To meet a projected demand of 10 per cent a year for electricity and eight per cent a year for desalination, an estimated 60,000MW of new capacity – representing 80 per cent of current installed capacity – will be required by 2015 and desalination capacity will need to double to over 5 billion gallons a day (g/d).
According to a MEED Insight report, this has meant that, combined with a distinct lack of investment in the first half of the decade, reserve power capacity has fallen significantly across the Gulf – with the single exception of Abu Dhabi.
It raises the spectre of power shortages across the regi
on, particularly in Dubai, Kuwait and parts of Saudi Arabia, despite the fact that these areas are known around the world as sources of oil and energy wealth.
Unprecedented capacity additions are planned to deal with this; however, there are a number of challenges.
Contractors are in short supply, new build costs are spiralling and there are growing concerns over gas feedstock availability.
Far more attention will have to be placed on demand supply management in the coming years.
Conservation measures, such as energy efficient buildings, district cooling, metering and grid interconnections, are slowly moving up the agenda but will need to be pursued and enforced much more rigorously.
It is clear that utilities have enormous challenges to overcome in their quest to keep the lights on and the taps running.
Dubai faces the biggest new-build programme, with both power and desalination capacity forecast to triple in size to 16,000MW and 800 million g/d by 2015.
Based on 2007 unit costs, the GCC power sector will require about $50bn of investment in new power generating capacity and $20bn in desalination.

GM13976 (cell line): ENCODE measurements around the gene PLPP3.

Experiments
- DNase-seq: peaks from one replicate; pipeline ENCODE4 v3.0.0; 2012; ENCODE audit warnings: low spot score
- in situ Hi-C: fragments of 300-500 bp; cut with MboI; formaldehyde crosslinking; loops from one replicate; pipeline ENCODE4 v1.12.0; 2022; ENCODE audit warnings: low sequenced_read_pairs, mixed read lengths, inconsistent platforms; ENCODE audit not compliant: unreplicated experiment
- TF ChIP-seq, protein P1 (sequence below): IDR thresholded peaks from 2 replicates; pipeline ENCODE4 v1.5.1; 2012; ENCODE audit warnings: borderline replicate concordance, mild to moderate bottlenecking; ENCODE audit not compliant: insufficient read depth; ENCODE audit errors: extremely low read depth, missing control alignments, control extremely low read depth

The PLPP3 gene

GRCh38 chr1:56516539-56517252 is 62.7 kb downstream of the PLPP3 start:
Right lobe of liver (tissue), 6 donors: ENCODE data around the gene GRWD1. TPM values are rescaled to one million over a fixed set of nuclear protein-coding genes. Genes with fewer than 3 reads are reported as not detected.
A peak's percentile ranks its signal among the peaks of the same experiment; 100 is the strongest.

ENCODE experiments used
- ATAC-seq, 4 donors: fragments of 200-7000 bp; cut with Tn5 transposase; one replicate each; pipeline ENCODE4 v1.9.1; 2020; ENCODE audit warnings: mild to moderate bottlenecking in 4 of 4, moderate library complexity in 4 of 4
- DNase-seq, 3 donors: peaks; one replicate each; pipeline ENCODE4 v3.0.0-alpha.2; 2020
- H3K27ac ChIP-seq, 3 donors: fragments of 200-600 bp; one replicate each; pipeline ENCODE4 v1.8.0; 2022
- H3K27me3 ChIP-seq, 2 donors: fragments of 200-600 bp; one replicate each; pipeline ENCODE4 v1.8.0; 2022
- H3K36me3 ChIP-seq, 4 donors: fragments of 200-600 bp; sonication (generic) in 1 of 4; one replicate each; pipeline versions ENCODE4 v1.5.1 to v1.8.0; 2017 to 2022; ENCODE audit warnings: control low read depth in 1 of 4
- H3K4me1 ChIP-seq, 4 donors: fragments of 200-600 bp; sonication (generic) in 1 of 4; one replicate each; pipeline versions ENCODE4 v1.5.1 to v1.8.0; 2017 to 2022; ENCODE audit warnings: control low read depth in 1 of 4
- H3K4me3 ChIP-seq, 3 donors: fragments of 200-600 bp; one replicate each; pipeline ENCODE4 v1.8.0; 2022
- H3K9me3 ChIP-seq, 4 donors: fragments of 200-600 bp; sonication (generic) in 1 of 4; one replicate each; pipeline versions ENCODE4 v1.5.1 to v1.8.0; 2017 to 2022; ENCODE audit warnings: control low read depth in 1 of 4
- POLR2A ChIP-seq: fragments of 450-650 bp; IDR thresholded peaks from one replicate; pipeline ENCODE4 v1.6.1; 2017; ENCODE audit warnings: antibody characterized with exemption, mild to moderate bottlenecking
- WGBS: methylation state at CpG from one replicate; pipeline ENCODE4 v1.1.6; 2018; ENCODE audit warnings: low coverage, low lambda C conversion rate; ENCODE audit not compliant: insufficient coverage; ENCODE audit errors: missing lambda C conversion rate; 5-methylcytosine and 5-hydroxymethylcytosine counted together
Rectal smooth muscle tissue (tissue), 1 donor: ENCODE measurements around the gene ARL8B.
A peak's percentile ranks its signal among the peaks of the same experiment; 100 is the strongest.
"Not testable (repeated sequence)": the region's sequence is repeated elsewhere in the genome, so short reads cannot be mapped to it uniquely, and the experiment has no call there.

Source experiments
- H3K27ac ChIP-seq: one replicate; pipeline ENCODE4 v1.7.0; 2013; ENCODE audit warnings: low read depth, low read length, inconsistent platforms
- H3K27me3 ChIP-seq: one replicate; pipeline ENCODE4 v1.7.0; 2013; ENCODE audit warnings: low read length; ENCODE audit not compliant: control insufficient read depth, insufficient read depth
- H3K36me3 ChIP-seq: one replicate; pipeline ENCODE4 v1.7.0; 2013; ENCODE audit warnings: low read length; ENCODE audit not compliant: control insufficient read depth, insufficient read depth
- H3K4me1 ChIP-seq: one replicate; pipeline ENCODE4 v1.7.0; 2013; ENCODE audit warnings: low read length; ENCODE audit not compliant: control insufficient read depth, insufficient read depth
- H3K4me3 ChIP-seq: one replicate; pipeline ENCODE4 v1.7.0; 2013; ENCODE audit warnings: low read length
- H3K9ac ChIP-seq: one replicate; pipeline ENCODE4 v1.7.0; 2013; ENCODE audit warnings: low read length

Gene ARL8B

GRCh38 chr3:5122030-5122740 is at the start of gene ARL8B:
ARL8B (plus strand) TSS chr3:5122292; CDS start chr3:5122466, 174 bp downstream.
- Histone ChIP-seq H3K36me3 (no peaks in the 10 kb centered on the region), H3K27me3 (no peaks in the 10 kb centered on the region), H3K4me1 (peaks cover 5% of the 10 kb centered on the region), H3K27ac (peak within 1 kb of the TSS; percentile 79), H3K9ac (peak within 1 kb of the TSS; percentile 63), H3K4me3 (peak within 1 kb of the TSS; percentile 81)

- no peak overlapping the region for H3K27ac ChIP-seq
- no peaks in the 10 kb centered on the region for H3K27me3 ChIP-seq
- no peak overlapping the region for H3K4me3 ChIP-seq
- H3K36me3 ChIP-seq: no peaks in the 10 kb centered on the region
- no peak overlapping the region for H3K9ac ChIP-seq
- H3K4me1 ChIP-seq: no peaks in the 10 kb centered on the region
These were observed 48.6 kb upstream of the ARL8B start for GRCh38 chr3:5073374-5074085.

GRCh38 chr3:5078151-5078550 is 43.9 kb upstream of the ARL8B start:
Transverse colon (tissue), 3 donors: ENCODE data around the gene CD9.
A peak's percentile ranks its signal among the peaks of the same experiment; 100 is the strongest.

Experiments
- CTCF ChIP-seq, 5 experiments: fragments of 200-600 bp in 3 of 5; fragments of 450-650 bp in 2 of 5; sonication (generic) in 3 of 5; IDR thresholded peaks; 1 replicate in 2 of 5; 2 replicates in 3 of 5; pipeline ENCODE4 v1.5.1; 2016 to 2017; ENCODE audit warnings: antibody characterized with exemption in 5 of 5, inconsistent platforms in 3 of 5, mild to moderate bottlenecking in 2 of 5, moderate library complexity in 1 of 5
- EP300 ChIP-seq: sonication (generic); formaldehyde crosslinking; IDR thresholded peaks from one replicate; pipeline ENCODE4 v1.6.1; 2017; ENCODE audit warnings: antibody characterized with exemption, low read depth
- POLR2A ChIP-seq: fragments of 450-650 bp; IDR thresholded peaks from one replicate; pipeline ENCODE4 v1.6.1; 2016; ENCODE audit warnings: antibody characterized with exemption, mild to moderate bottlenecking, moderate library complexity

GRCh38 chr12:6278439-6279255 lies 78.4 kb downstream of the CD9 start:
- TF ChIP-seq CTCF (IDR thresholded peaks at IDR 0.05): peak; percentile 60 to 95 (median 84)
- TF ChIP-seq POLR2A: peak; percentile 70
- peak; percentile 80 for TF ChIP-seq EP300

The most pressing issue facing the GCC utility market is obtaining new and competitively priced gas allocations. The increase in competition is forcing utilities to consider new technology and alternative energy production, such as coal, nuclear and solar for the first time.
Rising generation costs will increase pressure for a rise in customer tariffs, which are currently well below the cost of production and distribution in virtually all GCC states. With governments unlikely to sanction the raise in living costs on their own populations, non-national consumers are likely to bear the brunt of the increases.
This information is taken from MEED Insight’s power and water in the GCC report. To order a copy, download the order form (PDF), or email us quoting reference PW2, for more information.
About MEED Insight
Thanks to its own projects tracker, MEED Projects, MEED Insight has access to unparalleled, up-to-date information on the region’s $3 trillion projects market. We can provide companies with:
- Details of all major projects within a given market or sector, including their scope
- Contacts for clients, contractors and suppliers
- Information on key clients and their tendering processes
- Information on how to register with clients and prequalify for projects
- Forecasting of future projects
MEED Insight has access to a wealth of regional data ranging from broad macroeconomic statistics to sector-specific information. We can obtain and analyse data on a specific market or industry to help companies gain an insight on market size and potential
MEED Insight also offers a series of off-the-shelf reports on a range of different sectors and industries. The information compiled for these reports comes from a variety of sources, including MEED magazine, MEED.com, MEED Events and MEED Projects, as well as primary and secondary research.
Our current off-the-shelf reports include:
- GCC ICT Projects Outlook & Review
- GCC Projects Forecast & Review 2010
- Power & Water in the GCC 2010
- Libya Power & Desalination
- Middle East Steel 2009
- GCC Cement 2009
- MENA Mining 2009
- MENA Aluminium 2009
- GCC Wastewater 2009
- GCC District Cooling
- GCC Economic Outlook
For further information, or to discuss how MEED Insight can assist your organisation achieve its information objectives, please email